More than 2,500 Jews visited the Temple Mount during Passover, that’s double the amount of last year.
The Temple Mount is the holiest site for Jews but unfortunately, many Jews have never visited as there are restrictions placed upon them. This year, however, 2,593 Jewish worshippers are said to have visited the site during Passover.
Last year saw 1,373 Jews visit, which means 2018 saw an 89% rise in the number of Jewish visitors. The figure is also almost four times the number of 2015 when only 650 Jews visited the site.
The Jerusalem Post reported:
The Temple Mount compound was open for Jewish visitors only on chol hamoed (days that are not a holiday, or the Sabbath), and on these days, only for four and a half hours.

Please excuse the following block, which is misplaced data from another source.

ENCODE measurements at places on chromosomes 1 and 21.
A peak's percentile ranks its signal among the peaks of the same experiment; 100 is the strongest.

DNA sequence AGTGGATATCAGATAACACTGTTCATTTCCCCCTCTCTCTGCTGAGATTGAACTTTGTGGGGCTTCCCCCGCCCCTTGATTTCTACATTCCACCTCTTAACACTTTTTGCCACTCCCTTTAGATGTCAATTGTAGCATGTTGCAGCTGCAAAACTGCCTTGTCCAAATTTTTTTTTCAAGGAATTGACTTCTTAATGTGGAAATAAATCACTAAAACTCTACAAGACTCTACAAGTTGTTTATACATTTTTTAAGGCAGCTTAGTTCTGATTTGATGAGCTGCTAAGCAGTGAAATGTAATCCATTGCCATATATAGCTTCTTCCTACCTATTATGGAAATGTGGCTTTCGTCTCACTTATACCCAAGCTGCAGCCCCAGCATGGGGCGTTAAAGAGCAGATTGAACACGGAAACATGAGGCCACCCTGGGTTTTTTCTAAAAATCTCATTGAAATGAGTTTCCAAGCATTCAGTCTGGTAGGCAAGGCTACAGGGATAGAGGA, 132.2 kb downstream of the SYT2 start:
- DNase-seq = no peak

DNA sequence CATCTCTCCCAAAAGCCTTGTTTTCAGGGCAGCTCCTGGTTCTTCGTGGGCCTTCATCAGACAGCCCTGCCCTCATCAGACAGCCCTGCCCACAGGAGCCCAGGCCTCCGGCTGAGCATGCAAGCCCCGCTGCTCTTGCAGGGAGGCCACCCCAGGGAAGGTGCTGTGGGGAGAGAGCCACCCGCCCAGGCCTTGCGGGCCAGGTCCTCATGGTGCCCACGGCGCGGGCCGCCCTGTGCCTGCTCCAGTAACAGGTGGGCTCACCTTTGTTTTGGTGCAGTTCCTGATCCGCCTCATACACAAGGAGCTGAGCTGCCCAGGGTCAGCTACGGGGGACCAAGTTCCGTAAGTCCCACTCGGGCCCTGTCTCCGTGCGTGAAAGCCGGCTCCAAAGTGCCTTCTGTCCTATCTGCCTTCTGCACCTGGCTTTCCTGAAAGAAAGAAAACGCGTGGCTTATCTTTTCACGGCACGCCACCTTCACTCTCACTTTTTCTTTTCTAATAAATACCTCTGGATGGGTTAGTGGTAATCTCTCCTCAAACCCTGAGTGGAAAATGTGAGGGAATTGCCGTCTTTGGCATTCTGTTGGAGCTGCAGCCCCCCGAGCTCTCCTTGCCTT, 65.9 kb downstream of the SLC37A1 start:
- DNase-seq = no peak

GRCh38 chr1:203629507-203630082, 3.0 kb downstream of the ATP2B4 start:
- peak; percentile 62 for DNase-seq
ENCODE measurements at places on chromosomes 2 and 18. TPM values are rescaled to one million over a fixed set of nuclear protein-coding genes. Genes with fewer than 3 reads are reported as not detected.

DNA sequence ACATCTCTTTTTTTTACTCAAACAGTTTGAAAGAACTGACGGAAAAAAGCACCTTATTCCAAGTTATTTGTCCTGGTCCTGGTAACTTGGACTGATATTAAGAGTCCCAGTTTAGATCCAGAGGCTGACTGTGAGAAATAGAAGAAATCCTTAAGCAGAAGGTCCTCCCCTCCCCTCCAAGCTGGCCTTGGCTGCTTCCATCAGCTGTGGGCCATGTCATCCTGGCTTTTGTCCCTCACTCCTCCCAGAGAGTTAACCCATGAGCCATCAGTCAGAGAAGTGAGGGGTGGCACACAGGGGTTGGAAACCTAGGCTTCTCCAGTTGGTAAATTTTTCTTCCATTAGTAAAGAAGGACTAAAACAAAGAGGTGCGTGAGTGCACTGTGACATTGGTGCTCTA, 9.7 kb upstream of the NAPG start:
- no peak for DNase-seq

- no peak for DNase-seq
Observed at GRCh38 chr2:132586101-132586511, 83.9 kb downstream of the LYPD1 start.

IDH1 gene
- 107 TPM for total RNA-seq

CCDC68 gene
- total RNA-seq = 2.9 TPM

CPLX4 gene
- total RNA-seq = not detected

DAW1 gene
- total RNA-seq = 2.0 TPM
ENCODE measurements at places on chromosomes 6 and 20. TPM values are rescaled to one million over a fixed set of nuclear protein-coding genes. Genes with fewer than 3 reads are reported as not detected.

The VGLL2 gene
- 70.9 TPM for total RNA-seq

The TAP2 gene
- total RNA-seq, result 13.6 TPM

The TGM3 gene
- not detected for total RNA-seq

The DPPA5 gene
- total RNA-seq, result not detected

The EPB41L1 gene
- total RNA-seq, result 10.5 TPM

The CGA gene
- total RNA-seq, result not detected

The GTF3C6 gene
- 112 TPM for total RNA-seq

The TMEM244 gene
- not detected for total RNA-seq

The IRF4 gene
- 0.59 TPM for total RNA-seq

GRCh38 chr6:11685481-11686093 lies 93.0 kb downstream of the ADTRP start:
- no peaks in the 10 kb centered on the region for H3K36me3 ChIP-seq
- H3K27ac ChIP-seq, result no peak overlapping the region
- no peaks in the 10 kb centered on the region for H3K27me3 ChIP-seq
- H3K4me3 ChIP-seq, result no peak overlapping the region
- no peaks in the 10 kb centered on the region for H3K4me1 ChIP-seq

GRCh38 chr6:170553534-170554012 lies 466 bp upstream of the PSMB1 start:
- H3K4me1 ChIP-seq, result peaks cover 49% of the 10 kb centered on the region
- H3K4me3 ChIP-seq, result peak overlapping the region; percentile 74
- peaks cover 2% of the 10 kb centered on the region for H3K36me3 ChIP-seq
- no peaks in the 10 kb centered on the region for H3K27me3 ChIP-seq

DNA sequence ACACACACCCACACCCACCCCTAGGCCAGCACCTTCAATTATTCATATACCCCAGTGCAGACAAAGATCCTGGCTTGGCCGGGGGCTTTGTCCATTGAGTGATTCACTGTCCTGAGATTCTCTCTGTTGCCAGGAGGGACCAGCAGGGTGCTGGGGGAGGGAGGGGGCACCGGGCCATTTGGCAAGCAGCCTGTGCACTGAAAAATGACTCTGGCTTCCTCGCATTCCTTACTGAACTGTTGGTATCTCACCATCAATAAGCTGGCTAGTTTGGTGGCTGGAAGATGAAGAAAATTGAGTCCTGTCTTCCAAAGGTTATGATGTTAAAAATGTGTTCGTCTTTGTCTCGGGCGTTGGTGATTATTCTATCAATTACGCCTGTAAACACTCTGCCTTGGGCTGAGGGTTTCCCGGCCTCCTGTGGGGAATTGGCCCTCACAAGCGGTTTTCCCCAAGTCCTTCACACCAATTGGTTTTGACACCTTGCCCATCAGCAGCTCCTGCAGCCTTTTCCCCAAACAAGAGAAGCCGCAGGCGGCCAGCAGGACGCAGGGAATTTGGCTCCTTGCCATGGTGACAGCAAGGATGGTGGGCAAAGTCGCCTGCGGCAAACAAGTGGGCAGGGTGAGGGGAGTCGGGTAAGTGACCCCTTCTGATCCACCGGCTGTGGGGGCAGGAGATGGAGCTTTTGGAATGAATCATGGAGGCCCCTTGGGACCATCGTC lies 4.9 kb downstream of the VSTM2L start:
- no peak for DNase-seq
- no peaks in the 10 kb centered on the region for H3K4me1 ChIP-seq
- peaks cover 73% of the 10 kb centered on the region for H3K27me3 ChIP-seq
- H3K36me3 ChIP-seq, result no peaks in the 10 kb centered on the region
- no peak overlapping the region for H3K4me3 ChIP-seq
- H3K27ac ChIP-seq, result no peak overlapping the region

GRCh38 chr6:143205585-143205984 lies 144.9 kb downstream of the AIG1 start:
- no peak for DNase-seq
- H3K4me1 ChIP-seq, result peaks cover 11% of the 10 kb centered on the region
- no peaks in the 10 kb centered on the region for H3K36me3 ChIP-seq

Another new record was set when 714 Jewish worshippers entered Temple Mount on Wednesday – the highest number of visitors in one day.
The activists have also noted that no arrests were made by police during the holiday. Arrests are common among the worshippers that are forbidden from praying or carrying out any religious activities on the site.
“This indicates the end of a years-long tough policy that posed a fear of a sudden arrest among the visitors,” the statement said. However, 19 visitors were shortly detained after bowing or loudly praying.
This low figure of arrests – in comparison to previous years (four were arrested in 2017 and 40 in 2016) – and the high number of visitors, may point to warming ties between the Israel Police and the Temple Mount activists, complacency on behalf of the police, and the increasing trend in visitation to the site with a concurrent decrease in the stigma in Israeli society of doing so.
(Photo credit: Pesach Golmand – A GROUP of residents from Har Bracha south of Nablus in Samaria visit the Temple Mount during Passover in 2017.)